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Hospital-based studies suggest that hepatitis C virus (HCV) infection causes frequent cirrhosis, hepatocellular carcinoma, and mortality, but epidemiologic studies have shown less morbidity and mortality. The authors performed a retrospective cohort study of 10,259 recombinant immunoblot assay-confirmed, HCV antibody-positive (HCV+), allogeneic blood donors from 1991 to 2002 and 10,259 HCV antibody-negative (HCV−) donors matched for year of donation, age, gender, and Zone Improvement Plan Code (ZIP Code). Vital status through 2003 was obtained from the US National Death Index, and hazard ratios with 95% confidence intervals were calculated by survival analysis. After a mean follow-up of 7.7 years, there were 601 (2.92%) deaths: 453 HCV+ and 148 HCV− (hazard ratio (HR) = 3.13, 95% confidence interval (CI): 2.60, 3.76). Excess mortality in the HCV+ group was greatest in liver-related (HR = 45.99, 95% CI: 11.32, 186.74), drug- or alcohol-related (HR = 10.81, 95% CI: 4.68, 24.96), and trauma/suicide (HR = 2.99, 95% CI: 2.05, 4.36) causes. There was also an unexpected increase in cardiovascular mortality among the HCV+ donors (HR = 2.21, 95% CI: 1.41, 3.46). HCV infection is associated with a significant, threefold increase in overall mortality among former blood donors, including significantly increased mortality from liver and cardiovascular causes. High rates of mortality from drug/alcohol and trauma/suicide causes are likely due to lifestyle factors and may be at least partially preventable.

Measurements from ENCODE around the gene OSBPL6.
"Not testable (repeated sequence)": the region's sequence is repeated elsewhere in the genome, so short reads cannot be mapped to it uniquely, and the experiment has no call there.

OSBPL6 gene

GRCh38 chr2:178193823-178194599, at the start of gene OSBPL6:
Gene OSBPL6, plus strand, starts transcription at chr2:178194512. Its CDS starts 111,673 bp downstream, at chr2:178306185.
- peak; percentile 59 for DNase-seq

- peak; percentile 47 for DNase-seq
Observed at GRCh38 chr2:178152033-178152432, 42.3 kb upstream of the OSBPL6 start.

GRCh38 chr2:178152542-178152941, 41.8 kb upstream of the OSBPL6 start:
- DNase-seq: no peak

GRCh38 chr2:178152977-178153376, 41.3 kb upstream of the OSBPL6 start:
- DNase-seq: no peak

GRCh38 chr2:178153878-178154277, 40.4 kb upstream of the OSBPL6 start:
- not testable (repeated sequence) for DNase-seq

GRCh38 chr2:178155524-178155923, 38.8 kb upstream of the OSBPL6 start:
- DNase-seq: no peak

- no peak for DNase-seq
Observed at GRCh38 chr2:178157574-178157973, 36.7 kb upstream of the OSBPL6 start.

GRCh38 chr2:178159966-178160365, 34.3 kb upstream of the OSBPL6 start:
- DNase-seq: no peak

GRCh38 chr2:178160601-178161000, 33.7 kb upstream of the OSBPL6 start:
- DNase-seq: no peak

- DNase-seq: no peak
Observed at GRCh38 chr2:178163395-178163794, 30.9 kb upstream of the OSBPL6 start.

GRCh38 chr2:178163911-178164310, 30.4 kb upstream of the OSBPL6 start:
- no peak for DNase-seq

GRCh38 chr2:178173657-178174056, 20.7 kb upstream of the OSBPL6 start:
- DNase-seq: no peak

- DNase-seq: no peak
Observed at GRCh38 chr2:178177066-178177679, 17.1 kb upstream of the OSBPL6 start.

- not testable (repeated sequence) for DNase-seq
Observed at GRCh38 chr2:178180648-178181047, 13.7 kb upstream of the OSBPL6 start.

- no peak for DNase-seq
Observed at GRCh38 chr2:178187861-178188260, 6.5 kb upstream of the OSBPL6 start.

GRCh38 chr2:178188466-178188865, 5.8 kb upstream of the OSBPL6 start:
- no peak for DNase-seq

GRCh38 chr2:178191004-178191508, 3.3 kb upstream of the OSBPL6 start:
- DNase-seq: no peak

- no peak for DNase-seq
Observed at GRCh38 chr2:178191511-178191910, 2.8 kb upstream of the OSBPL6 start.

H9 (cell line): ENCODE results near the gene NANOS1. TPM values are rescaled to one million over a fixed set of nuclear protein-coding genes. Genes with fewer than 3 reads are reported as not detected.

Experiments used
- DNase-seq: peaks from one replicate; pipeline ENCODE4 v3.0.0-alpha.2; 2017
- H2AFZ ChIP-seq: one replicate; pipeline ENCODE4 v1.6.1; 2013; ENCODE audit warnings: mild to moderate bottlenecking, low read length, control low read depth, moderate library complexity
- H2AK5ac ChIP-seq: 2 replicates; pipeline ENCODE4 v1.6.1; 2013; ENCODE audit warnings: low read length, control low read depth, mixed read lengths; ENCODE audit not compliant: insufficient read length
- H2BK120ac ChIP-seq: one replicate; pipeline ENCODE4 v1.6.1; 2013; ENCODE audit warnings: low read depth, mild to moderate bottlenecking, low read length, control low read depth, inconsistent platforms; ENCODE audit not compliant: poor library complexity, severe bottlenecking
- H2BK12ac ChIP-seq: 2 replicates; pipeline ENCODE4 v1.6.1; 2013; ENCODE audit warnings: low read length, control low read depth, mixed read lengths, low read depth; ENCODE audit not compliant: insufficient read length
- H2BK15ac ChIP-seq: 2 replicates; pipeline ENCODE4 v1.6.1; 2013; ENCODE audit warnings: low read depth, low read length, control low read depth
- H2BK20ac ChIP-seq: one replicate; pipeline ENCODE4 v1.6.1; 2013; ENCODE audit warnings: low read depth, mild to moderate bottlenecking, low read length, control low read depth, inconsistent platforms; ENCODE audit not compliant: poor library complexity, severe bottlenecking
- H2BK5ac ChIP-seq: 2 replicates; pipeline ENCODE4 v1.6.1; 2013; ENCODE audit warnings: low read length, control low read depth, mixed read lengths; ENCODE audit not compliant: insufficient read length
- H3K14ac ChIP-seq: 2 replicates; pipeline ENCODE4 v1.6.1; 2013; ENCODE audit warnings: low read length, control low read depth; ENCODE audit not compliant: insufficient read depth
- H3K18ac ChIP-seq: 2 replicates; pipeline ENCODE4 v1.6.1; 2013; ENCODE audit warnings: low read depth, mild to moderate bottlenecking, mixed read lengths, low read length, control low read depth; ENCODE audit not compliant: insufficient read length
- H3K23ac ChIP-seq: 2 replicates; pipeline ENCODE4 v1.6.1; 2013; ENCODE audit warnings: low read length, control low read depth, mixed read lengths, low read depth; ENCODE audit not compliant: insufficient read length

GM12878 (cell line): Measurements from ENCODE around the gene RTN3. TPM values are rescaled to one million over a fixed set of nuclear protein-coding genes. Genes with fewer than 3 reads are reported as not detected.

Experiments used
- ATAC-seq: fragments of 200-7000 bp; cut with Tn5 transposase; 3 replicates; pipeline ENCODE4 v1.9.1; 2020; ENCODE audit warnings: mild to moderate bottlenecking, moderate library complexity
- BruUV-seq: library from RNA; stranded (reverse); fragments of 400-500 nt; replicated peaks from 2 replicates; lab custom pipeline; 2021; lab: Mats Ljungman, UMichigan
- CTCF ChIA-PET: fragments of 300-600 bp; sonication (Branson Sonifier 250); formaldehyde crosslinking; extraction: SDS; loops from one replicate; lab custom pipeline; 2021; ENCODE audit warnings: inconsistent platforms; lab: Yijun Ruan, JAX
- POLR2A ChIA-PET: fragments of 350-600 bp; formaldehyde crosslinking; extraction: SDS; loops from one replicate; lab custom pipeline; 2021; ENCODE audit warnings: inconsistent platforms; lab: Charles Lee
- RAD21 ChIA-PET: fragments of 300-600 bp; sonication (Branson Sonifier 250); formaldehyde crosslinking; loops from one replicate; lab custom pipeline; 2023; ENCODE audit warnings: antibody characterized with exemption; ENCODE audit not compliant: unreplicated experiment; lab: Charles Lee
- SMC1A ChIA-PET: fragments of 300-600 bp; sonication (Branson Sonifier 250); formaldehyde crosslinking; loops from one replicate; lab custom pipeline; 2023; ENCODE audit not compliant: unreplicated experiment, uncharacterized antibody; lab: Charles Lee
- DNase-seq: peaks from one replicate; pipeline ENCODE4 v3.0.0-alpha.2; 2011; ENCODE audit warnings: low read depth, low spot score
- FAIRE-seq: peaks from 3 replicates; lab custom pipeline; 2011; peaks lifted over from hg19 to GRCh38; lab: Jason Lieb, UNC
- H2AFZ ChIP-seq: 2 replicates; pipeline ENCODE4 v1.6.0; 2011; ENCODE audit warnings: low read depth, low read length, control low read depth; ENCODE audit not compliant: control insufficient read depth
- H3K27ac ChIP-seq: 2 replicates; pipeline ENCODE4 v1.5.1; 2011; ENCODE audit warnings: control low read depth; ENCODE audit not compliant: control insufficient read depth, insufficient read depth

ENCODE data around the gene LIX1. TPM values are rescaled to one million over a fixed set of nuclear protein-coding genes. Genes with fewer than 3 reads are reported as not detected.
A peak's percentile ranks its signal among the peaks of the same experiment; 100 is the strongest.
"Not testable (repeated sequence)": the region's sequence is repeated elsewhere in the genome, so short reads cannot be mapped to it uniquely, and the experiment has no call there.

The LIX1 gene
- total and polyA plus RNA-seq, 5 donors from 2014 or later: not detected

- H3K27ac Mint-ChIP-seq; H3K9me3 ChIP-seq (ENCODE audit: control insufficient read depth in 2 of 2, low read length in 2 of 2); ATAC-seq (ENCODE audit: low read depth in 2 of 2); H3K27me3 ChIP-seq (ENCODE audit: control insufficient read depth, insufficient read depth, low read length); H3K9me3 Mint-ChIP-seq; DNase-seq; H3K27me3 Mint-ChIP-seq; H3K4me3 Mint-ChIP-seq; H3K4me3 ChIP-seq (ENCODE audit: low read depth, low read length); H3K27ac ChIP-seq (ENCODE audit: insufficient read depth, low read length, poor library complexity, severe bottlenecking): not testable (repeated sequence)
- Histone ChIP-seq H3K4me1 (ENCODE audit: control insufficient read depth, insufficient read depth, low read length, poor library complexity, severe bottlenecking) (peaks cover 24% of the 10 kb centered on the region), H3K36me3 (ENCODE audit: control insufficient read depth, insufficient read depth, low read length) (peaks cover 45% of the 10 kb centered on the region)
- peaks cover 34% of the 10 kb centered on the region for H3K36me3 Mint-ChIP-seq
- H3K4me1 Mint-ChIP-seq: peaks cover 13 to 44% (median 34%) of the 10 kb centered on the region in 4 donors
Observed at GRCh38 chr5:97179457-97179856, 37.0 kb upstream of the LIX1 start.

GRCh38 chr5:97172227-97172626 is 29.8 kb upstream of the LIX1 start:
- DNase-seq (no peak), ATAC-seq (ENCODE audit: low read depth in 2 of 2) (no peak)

Hepatitis C virus (HCV) infects an estimated 4.1 million Americans and more than 170 million people worldwide (1). It is transmitted by blood transfusion (before US screening since 1991), injection drug use, and other parenteral exposures; there is little evidence for sexual transmission (2). At least 75 percent of infections are chronic as indicated by persistent detection of HCV RNA (3). Commonly cited statistics from clinic- and hospital-based natural history studies indicate that about 20 percent of infected persons will go on to develop cirrhosis or hepatocellular carcinoma over their lifetimes, suggesting a substantially increased mortality due to HCV infection (1, 3–5). However, these studies may have overestimated HCV-related mortality by enrolling patients who acquired the infection from transfusion, who may have died prematurely from preexisting conditions that necessitated transfusion (6, 7). Others followed patients in tertiary care centers where referral bias may inflate the rates of clinically apparent liver disease (8, 9).
In contrast, a more modest impact of HCV infection on health outcomes has been reported by other investigators. In one study by Seeff et al. (10), involving a 45-year follow-up of a cohort of military recruits who had serum drawn and stored between 1948 and 1955, the mortality rate among 17 confirmed HCV-infected subjects was 41 percent, not significantly different from the 26 percent observed among those who were HCV negative. Only two of seven deaths were due to liver disease. Kenny-Walsh and the Irish Hepatology Research Group (11) studied 376 living women who had positive tests for serum HCV RNA 17 years after injection with HCV-contaminated anti-D immune globulin (RhoGAM; Ortho-Clinical Diagnostics, Inc., Raritan, New Jersey). Results from this study showed only 2 percent of subjects with probable or definite cirrhosis and no cases of liver cancer.
Resolution of these conflicting findings is important for clinicians who must decide whether to observe or treat chronic HCV infection (12) and for those who guide public health policy. We therefore performed a retrospective cohort study of otherwise healthy blood donors screened for HCV antibodies at the time of blood donation.